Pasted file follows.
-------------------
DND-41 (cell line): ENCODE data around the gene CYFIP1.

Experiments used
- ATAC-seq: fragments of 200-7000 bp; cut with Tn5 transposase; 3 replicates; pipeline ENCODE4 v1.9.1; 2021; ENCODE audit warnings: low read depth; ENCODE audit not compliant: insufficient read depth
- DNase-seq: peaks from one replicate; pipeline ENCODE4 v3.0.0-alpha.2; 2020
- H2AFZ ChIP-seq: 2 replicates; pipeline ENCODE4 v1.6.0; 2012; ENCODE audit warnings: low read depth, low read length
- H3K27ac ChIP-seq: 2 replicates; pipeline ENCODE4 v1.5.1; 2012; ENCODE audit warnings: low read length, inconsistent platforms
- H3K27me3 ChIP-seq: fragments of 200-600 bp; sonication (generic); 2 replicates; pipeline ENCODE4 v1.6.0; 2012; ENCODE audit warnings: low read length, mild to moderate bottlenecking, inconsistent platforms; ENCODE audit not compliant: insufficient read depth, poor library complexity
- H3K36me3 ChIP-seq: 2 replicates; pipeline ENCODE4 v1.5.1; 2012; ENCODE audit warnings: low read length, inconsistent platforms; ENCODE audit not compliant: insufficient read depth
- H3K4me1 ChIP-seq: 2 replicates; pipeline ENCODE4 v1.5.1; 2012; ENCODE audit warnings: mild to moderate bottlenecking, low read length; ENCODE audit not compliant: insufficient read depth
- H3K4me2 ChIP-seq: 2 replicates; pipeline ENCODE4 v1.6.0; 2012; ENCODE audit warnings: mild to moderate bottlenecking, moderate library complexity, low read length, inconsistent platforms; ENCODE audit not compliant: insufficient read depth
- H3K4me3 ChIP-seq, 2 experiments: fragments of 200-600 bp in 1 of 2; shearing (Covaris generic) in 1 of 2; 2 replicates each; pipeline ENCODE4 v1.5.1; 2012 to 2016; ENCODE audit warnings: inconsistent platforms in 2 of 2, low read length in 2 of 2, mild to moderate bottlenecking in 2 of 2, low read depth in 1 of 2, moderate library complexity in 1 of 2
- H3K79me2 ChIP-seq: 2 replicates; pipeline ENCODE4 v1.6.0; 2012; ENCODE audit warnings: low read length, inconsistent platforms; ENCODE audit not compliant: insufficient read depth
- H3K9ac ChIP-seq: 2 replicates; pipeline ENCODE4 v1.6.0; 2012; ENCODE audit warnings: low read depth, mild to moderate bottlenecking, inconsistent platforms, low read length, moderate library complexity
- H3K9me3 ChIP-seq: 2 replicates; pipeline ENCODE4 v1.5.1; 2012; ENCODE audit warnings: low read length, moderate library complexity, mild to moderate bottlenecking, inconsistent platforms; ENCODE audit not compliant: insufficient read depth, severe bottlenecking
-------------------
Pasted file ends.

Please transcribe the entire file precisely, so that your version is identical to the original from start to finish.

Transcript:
DND-41 (cell line): ENCODE data around the gene CYFIP1.

Experiments used
- ATAC-seq: fragments of 200-7000 bp; cut with Tn5 transposase; 3 replicates; pipeline ENCODE4 v1.9.1; 2021; ENCODE audit warnings: low read depth; ENCODE audit not compliant: insufficient read depth
- DNase-seq: peaks from one replicate; pipeline ENCODE4 v3.0.0-alpha.2; 2020
- H2AFZ ChIP-seq: 2 replicates; pipeline ENCODE4 v1.6.0; 2012; ENCODE audit warnings: low read depth, low read length
- H3K27ac ChIP-seq: 2 replicates; pipeline ENCODE4 v1.5.1; 2012; ENCODE audit warnings: low read length, inconsistent platforms
- H3K27me3 ChIP-seq: fragments of 200-600 bp; sonication (generic); 2 replicates; pipeline ENCODE4 v1.6.0; 2012; ENCODE audit warnings: low read length, mild to moderate bottlenecking, inconsistent platforms; ENCODE audit not compliant: insufficient read depth, poor library complexity
- H3K36me3 ChIP-seq: 2 replicates; pipeline ENCODE4 v1.5.1; 2012; ENCODE audit warnings: low read length, inconsistent platforms; ENCODE audit not compliant: insufficient read depth
- H3K4me1 ChIP-seq: 2 replicates; pipeline ENCODE4 v1.5.1; 2012; ENCODE audit warnings: mild to moderate bottlenecking, low read length; ENCODE audit not compliant: insufficient read depth
- H3K4me2 ChIP-seq: 2 replicates; pipeline ENCODE4 v1.6.0; 2012; ENCODE audit warnings: mild to moderate bottlenecking, moderate library complexity, low read length, inconsistent platforms; ENCODE audit not compliant: insufficient read depth
- H3K4me3 ChIP-seq, 2 experiments: fragments of 200-600 bp in 1 of 2; shearing (Covaris generic) in 1 of 2; 2 replicates each; pipeline ENCODE4 v1.5.1; 2012 to 2016; ENCODE audit warnings: inconsistent platforms in 2 of 2, low read length in 2 of 2, mild to moderate bottlenecking in 2 of 2, low read depth in 1 of 2, moderate library complexity in 1 of 2
- H3K79me2 ChIP-seq: 2 replicates; pipeline ENCODE4 v1.6.0; 2012; ENCODE audit warnings: low read length, inconsistent platforms; ENCODE audit not compliant: insufficient read depth
- H3K9ac ChIP-seq: 2 replicates; pipeline ENCODE4 v1.6.0; 2012; ENCODE audit warnings: low read depth, mild to moderate bottlenecking, inconsistent platforms, low read length, moderate library complexity
- H3K9me3 ChIP-seq: 2 replicates; pipeline ENCODE4 v1.5.1; 2012; ENCODE audit warnings: low read length, moderate library complexity, mild to moderate bottlenecking, inconsistent platforms; ENCODE audit not compliant: insufficient read depth, severe bottlenecking